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For many enterprising media executives, playing videogames during working hours would probably be frowned upon. For Gab Del Sesto, it's a prerequisite.

As VP-interactive media research and planning for MTV Networks, Ms. Del Sesto spends much of her time trying out videogames and watching music videos.

That's fine with her bosses at MTV and its parent company Viacom International, both of which have big plans for interactive media.

"Basically, I'm paid to think like a consumer," says Ms. Del Sesto, who is 33, but looks like she's from the younger end of MTV's 12-to-34-year-old audience.

"This is an industry being driven by a lot of technological experts, but a lot of these people aren't stopping to ask consumers what they want. What is it about a medium that they are looking for? What is it about interactivity that will create a benefit for them? And how much they're willing to pay for that experience," explains Ms. Del Sesto from an office overflowing with interactive video gadgets and CD-ROM players.

"We're approaching this business as if it is consumer-driven, not technology-driven."

Ms. Del Sesto's background, in fact, is in research, not technology. She was formerly director of research for MTV and also served as director of strategic planning for WGBH-TV in Boston.

Working closely with Viacom New Media, a corporate entity that's overseeing Viacom's work in interactivity, Ms. Del Sesto is helping to develop interactive applications for new and existing Viacom properties, including videogames and multimedia.

This spring, for example, Viacom will roll out a Nintendo videogame adaptation of Nickelodeon's successful "Rocko's Modern Life" animated series, and in the fall will introduce a videogame version of MTV's red-hot "Beavis and Butthead" for Nintendo and Sega.

"Both of these games are very close to the TV shows in terms of their graphic look. `Beavis and Butthead' is crudely drawn just like the cartoon on the TV show," says Ms. Del Sesto, adding, "The game does not suck, but to exit the game, you have to hit a button that says `Sucks.'*"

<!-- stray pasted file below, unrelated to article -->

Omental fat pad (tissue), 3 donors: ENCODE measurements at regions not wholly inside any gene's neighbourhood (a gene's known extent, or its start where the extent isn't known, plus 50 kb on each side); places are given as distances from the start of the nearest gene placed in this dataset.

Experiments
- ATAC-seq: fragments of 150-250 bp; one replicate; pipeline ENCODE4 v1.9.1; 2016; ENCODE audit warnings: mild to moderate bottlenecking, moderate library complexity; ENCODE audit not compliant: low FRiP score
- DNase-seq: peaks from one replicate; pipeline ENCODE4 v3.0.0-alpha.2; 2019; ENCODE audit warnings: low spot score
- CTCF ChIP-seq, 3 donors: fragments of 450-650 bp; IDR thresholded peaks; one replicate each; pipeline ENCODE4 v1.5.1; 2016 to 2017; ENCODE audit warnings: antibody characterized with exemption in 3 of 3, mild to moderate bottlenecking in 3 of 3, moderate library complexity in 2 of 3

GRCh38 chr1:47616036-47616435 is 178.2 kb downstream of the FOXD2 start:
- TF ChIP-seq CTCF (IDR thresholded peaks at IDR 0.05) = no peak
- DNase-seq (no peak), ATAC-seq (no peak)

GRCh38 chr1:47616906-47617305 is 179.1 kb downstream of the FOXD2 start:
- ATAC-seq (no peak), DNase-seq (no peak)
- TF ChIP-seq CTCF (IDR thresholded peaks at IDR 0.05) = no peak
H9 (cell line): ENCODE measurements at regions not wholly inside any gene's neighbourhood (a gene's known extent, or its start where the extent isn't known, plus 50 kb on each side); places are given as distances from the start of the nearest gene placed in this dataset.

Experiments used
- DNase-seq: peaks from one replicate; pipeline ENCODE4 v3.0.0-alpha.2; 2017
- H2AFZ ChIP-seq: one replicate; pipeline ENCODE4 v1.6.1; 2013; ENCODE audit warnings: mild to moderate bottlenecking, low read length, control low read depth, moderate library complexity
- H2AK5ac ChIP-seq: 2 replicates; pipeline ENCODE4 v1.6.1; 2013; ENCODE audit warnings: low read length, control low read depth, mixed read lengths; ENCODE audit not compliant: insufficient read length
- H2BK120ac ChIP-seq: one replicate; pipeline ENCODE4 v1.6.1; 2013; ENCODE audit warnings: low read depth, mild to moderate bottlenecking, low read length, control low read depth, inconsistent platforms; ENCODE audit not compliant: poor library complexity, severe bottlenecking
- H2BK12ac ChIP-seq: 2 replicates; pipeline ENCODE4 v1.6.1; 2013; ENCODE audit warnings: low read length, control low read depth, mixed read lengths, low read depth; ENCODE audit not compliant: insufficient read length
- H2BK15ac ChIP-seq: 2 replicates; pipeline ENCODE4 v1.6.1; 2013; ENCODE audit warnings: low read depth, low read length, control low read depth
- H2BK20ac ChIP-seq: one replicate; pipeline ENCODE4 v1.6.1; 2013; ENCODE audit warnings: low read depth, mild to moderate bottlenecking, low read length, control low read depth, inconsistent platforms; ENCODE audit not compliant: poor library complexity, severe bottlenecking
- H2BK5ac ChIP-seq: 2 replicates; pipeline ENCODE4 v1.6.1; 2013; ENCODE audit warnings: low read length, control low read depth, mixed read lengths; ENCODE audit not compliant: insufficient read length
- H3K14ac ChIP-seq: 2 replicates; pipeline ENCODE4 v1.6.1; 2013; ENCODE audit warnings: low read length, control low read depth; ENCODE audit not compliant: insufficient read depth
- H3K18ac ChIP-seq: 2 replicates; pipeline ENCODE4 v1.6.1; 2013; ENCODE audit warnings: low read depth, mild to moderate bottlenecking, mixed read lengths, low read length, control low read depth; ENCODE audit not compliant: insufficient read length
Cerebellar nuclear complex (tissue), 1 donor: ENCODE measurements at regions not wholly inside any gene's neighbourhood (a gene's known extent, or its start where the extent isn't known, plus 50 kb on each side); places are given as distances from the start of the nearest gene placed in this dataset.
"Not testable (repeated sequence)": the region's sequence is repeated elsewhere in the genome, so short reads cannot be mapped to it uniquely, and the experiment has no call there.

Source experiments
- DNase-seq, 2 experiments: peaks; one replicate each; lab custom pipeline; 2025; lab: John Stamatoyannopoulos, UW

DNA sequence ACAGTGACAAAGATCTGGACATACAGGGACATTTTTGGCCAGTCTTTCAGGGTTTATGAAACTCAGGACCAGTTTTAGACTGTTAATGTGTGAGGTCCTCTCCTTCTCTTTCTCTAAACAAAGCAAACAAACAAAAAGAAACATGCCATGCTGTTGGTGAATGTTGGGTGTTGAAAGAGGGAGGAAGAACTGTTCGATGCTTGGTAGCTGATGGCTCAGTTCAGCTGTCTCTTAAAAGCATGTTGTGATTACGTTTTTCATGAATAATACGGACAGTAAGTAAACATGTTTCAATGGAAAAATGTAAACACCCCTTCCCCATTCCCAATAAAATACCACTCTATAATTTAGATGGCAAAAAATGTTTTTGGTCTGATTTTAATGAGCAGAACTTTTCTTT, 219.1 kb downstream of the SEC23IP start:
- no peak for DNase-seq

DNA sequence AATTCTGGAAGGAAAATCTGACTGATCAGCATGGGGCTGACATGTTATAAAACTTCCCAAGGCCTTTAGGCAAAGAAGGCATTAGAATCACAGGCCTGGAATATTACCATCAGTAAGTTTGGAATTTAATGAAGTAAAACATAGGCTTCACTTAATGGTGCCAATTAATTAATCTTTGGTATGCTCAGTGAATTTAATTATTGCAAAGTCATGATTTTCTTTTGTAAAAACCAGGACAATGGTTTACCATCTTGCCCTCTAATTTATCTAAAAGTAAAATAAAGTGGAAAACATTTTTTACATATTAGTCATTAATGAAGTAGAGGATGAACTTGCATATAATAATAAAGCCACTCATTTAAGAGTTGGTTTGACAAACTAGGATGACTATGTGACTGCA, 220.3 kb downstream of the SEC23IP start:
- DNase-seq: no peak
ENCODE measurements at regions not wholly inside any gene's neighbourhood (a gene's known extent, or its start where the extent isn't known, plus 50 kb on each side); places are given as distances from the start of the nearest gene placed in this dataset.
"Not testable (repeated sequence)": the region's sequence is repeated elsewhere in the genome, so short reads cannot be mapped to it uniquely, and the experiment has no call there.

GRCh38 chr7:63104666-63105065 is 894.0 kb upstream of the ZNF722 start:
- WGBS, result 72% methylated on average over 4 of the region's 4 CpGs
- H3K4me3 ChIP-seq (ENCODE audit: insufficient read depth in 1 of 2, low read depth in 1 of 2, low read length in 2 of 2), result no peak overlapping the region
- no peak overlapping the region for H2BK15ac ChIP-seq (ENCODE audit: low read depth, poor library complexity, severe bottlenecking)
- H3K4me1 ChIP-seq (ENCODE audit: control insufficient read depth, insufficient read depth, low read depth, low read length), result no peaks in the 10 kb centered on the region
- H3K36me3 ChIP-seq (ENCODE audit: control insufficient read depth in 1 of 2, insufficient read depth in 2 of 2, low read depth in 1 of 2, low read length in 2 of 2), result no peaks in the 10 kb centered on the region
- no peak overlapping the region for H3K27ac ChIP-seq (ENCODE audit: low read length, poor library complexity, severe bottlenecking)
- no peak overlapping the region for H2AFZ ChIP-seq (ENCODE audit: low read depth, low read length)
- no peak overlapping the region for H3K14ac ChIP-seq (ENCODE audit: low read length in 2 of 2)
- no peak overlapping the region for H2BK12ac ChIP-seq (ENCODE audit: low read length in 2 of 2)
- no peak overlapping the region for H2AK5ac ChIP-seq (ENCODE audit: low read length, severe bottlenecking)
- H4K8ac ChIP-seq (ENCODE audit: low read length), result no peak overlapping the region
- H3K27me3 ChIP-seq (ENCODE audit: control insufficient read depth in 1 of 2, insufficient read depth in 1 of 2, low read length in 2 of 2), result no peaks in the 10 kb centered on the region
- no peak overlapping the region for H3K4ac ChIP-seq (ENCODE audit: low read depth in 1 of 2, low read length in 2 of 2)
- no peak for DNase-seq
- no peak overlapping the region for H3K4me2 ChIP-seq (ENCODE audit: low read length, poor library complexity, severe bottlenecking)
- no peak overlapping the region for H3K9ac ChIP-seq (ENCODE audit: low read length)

Ms. Del Sesto conducted research for MTV Networks' planned test of home shopping on MTV, VH:1 and Nick at Nite, but will not have a direct role in the implementation of the test. If results are encouraging, MTV will launch a free standing home shopping channel next year.

Ms. Del Sesto also is a key player in developing consumer insights for Viacom and AT&T's interactive test bed in Castro Valley, Calif.

"We're looking at a lot of ways that can enable people to get more out of MTV. The same thing with Nickelodeon. How can we take the idea of Nickelodeon and really make it interactive with kids?" Ms. Del Sesto says.

However, she says an equally important mission is to determine what remains traditional, passive analog media.

"One of the things to realize about interactivity is that people will want to do it, but they will also still want to sit and just watch TV," she explains. "Basically, we're trying to figure out what the balance should be."

Much of Ms. Del Sesto's insights come from traditional marketing techniques for surveying consumers, as well as some unusual ones, including MTV's own online bulletin board, Plug In To MTV.

Currently, the CompuServe bulletin board has 75 members, including a southern California high school class.

When not traveling the information highway or playing videogames, Ms. Del Sesto says she spends much of her time watching TV, particularly MTV.

"I've been watching MTV five hours a day anyway, so I figured I might as well get paid for it," she says.

Among Ms. Del Sesto's favorite videogames are Tetris, Minesweeper and Echo the Dolphin, but she says she recently had to erase the games from her home computer.

"It was either that or my marriage," she admits.

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